Evil magistrates who either ‘take away the key of knowledge’ (Luke 11:52), or give a toleration to wickedness, suffering men to sin by a licence. The meaning of toleration is this, that if men will themselves to hell none shall stop them. Is not nature enough poisoned? Do not men sin fast enough, but must have such political engines as serve them up higher in wickedness? Must they have such favourable gales from the breath of great ones as serve to carry them full sail to the devil? This is far from soul-mercy. What an heavy reckoning will these ’statists’ have in the day of the Lord!
Evil ministers are such as have no bowels to the souls of their people. They do not pity them or pray for them. They seek not them but theirs. They preach not for love but lucre. Their care is more for tithes than souls. How can they be called spiritual fathers, who are without bowels? These are mercenaries, not ministers.
Such men feed not the souls of their people with solid truths. When Christ sent out his apostles, he gave them their text, and told them what they must preach, ‘Preach, saying the kingdom of heaven is at hand’ (Matthew 10:7). Upon which place, says Luther, the ministers of Christ must preach ‘things that pertain to the kingdom of God’ — pardon of sin, sanctification, living by faith not otherwise, at the bidding of the church. They are unmerciful to souls who, instead of breaking the bread of life, fill their people’s heads with airy speculations and notions; who rather tickle the fancy than touch the conscience and give precious souls rather music than food.
Some there are who darken knowledge with words, and preach as if they were speaking in ‘an unknown tongue’. Some ministers love to soar aloft like the eagle and fly above their people’s capacities, endeavouring rather to be admired than understood. They are like some crabbed authors which cannot be read without a comment. Indeed God calls his ministers ‘ambassadors’ (2 Corinthians 5:20), but they must not be like those outlandish ambassadors that cannot be understood without an interpreter. It is unmercifulness to souls to preach so as not to be understood. Ministers should be stars to give light, not clouds to obscure the truth. Saint Paul was learned, yet plain. Clearness and perspicuity is the grace of speech. It is cruelty to souls when we go about to make easy things hard. This many are guilty of in our age, who go into the pulpit only to tie knots, and think it their glory to amuse the people. This savours more of pride than mercifulness.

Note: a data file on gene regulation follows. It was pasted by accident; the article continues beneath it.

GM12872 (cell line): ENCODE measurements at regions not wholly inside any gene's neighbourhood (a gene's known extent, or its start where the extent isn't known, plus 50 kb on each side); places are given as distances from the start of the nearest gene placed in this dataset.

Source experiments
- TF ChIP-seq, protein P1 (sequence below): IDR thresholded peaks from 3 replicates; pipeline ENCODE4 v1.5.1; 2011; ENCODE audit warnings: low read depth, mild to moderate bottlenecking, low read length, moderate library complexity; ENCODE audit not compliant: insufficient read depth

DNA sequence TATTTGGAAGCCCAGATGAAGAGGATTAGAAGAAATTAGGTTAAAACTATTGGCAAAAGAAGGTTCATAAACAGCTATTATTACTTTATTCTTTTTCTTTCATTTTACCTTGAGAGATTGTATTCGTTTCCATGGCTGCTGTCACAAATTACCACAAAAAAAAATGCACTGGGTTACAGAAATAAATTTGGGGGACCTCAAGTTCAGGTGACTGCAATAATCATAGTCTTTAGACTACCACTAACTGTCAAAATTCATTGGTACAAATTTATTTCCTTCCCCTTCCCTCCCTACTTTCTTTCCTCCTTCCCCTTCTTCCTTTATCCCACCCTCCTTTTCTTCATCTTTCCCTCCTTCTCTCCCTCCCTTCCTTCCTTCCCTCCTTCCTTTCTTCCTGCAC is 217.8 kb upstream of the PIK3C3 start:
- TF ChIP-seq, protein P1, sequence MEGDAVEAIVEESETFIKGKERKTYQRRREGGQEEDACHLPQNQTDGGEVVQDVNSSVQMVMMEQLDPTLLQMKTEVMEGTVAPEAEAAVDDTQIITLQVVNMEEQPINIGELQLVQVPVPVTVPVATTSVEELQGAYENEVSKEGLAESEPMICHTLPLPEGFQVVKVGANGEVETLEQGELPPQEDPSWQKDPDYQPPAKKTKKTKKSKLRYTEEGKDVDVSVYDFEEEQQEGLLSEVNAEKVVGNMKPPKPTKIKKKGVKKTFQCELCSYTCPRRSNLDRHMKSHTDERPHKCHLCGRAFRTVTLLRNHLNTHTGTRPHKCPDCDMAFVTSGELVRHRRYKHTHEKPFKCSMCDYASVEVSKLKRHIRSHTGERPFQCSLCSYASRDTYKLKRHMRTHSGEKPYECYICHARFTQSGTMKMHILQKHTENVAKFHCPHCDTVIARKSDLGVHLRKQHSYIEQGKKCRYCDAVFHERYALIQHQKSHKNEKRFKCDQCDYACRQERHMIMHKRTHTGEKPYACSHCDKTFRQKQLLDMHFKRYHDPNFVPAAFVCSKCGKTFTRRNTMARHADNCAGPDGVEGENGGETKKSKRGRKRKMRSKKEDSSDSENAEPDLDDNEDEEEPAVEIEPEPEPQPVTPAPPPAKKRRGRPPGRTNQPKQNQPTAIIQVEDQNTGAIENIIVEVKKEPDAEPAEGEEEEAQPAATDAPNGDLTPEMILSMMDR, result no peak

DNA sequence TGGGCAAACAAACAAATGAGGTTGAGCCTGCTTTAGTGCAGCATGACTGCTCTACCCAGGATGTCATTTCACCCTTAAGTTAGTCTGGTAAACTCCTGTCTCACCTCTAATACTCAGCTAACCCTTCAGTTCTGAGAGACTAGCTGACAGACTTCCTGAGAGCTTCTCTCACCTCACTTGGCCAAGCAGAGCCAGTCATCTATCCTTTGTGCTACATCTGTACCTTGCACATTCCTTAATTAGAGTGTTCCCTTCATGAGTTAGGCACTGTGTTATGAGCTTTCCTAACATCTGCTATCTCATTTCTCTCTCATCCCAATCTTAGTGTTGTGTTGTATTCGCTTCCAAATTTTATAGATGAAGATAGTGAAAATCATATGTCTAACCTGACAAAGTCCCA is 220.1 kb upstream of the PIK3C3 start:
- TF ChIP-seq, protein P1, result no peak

Such there are, too, as see others going on in sin but do not tell them of it. When men declare their sin as Sodom, it is the minister’s duty to ‘lift up his voice like a trumpet and show the house of Jacob their sin’ (Isaiah 58:1). Zeal in the ministry is as proper as fire on the altar. He who lets another sin and holds his peace is a man-slayer. That sentinel deserves death who sees the enemy approaching, and gives not warning (Ezekiel 3:20).
Some ministers poison souls with error. How dangerous is the leprosy of the head! A frenzy is worse than a fever. What shall we say to such ministers as give poison to their people in a golden cup? Are not these unmerciful? Others there are (unworthy the name of ministers), itineraries, the devil’s journeymen, who ride up and down, and with Satan compass the earth to devour souls. It would pity one’s heart to see poor unstable creatures misled by rude and illiterate men, who diet the people with blasphemy and nonsense, and make them fitter for bedlam than the New Jerusalem. All these are unmerciful to souls.
Let me beseech all that fear God to show soul-mercy. Strengthen the weak; reduce the wandering; raise up them that are fallen. ‘He which converteth the sinner from the error of his way shall save a soul from death’ (James 5:20).
We must be merciful to the names of others. A good name is one of the greatest blessings upon earth. No chain of pearl so adorns as this. It being so, we ought to be very tender of names. They are to be accounted in an high degree unmerciful, who make no conscience of taking away the good names of their brethren. Their throats are open sepulchres to bury the fame and renown of men (Romans 3:13). It is a great cruelty to murder a man in his name. ‘The keepers of the walls took away my vail from me’ (Canticles 5:7). Some expositors interpret it of her honour and fame which covered her as a beautiful vail. The ground of this unmercifulness to names is
1 Pride. Pride is such a thing as cannot endure to be out-shined. It loves not to see itself exceeded in parts and eminency; therefore it will behead another in his good name that he may appear something lower. The proud man will be pulling down of others in their reputation, and so by their eclipse he thinks he shall shine the brighter. The breath of a proud man causes a blast or mildew upon fame.